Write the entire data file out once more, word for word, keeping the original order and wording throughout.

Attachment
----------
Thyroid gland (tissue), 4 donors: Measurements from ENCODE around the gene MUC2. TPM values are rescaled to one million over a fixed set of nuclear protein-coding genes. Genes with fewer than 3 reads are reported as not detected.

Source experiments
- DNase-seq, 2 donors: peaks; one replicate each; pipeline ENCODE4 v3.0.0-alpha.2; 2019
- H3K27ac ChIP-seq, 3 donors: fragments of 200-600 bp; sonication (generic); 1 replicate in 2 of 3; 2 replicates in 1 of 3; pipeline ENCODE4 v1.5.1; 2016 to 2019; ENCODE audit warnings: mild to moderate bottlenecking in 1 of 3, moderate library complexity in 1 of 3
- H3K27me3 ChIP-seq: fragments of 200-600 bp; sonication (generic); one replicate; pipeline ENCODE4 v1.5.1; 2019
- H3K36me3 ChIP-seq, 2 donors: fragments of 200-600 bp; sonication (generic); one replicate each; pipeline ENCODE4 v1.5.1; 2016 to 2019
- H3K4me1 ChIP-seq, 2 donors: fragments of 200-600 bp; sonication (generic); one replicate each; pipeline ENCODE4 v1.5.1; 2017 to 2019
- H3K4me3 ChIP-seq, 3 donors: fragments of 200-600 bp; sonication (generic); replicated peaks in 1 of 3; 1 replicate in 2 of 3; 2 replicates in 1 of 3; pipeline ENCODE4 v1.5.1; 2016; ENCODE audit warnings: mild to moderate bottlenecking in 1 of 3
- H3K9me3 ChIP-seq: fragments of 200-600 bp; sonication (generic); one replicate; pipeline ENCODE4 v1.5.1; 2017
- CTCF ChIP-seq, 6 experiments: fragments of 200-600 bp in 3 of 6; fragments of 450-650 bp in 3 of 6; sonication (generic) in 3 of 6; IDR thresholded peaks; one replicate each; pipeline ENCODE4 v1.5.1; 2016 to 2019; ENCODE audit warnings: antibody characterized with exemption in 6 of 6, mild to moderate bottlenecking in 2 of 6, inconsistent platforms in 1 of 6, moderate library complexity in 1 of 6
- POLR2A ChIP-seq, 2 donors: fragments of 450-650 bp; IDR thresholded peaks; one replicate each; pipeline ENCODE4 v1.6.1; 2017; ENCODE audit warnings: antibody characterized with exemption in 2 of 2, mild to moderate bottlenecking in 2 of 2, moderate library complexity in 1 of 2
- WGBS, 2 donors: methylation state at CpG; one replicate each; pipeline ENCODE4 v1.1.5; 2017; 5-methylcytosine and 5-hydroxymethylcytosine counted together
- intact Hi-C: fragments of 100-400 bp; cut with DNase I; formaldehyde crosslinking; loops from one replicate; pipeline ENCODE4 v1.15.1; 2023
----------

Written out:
Thyroid gland (tissue), 4 donors: Measurements from ENCODE around the gene MUC2. TPM values are rescaled to one million over a fixed set of nuclear protein-coding genes. Genes with fewer than 3 reads are reported as not detected.

Source experiments
- DNase-seq, 2 donors: peaks; one replicate each; pipeline ENCODE4 v3.0.0-alpha.2; 2019
- H3K27ac ChIP-seq, 3 donors: fragments of 200-600 bp; sonication (generic); 1 replicate in 2 of 3; 2 replicates in 1 of 3; pipeline ENCODE4 v1.5.1; 2016 to 2019; ENCODE audit warnings: mild to moderate bottlenecking in 1 of 3, moderate library complexity in 1 of 3
- H3K27me3 ChIP-seq: fragments of 200-600 bp; sonication (generic); one replicate; pipeline ENCODE4 v1.5.1; 2019
- H3K36me3 ChIP-seq, 2 donors: fragments of 200-600 bp; sonication (generic); one replicate each; pipeline ENCODE4 v1.5.1; 2016 to 2019
- H3K4me1 ChIP-seq, 2 donors: fragments of 200-600 bp; sonication (generic); one replicate each; pipeline ENCODE4 v1.5.1; 2017 to 2019
- H3K4me3 ChIP-seq, 3 donors: fragments of 200-600 bp; sonication (generic); replicated peaks in 1 of 3; 1 replicate in 2 of 3; 2 replicates in 1 of 3; pipeline ENCODE4 v1.5.1; 2016; ENCODE audit warnings: mild to moderate bottlenecking in 1 of 3
- H3K9me3 ChIP-seq: fragments of 200-600 bp; sonication (generic); one replicate; pipeline ENCODE4 v1.5.1; 2017
- CTCF ChIP-seq, 6 experiments: fragments of 200-600 bp in 3 of 6; fragments of 450-650 bp in 3 of 6; sonication (generic) in 3 of 6; IDR thresholded peaks; one replicate each; pipeline ENCODE4 v1.5.1; 2016 to 2019; ENCODE audit warnings: antibody characterized with exemption in 6 of 6, mild to moderate bottlenecking in 2 of 6, inconsistent platforms in 1 of 6, moderate library complexity in 1 of 6
- POLR2A ChIP-seq, 2 donors: fragments of 450-650 bp; IDR thresholded peaks; one replicate each; pipeline ENCODE4 v1.6.1; 2017; ENCODE audit warnings: antibody characterized with exemption in 2 of 2, mild to moderate bottlenecking in 2 of 2, moderate library complexity in 1 of 2
- WGBS, 2 donors: methylation state at CpG; one replicate each; pipeline ENCODE4 v1.1.5; 2017; 5-methylcytosine and 5-hydroxymethylcytosine counted together
- intact Hi-C: fragments of 100-400 bp; cut with DNase I; formaldehyde crosslinking; loops from one replicate; pipeline ENCODE4 v1.15.1; 2023